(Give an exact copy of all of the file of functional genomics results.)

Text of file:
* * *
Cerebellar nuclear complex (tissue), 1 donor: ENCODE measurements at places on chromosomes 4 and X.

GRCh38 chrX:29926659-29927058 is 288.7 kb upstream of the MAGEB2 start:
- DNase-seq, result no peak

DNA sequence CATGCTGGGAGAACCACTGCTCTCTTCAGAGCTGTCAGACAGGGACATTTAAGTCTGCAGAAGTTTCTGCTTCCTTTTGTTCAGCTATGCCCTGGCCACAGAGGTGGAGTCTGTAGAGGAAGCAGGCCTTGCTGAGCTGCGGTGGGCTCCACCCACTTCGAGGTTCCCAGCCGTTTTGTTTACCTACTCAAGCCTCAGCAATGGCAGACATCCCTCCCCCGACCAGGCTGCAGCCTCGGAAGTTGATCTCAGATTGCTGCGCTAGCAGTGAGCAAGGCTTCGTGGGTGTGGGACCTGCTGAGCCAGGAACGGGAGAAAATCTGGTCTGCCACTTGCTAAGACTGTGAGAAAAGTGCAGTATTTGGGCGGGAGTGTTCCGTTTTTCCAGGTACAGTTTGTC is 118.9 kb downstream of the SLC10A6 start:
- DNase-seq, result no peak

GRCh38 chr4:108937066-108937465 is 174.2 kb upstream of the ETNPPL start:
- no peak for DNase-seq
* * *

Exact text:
Cerebellar nuclear complex (tissue), 1 donor: ENCODE measurements at places on chromosomes 4 and X.

GRCh38 chrX:29926659-29927058 is 288.7 kb upstream of the MAGEB2 start:
- DNase-seq, result no peak

DNA sequence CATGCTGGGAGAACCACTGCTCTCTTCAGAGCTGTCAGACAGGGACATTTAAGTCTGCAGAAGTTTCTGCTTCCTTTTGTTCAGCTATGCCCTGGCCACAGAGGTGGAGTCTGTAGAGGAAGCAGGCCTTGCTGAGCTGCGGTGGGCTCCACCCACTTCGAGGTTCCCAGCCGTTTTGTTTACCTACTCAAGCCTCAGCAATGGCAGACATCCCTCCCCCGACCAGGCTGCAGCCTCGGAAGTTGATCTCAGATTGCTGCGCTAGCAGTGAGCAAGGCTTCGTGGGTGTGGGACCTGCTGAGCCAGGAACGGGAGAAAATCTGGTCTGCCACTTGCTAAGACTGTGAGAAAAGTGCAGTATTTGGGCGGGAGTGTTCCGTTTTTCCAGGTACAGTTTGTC is 118.9 kb downstream of the SLC10A6 start:
- DNase-seq, result no peak

GRCh38 chr4:108937066-108937465 is 174.2 kb upstream of the ETNPPL start:
- no peak for DNase-seq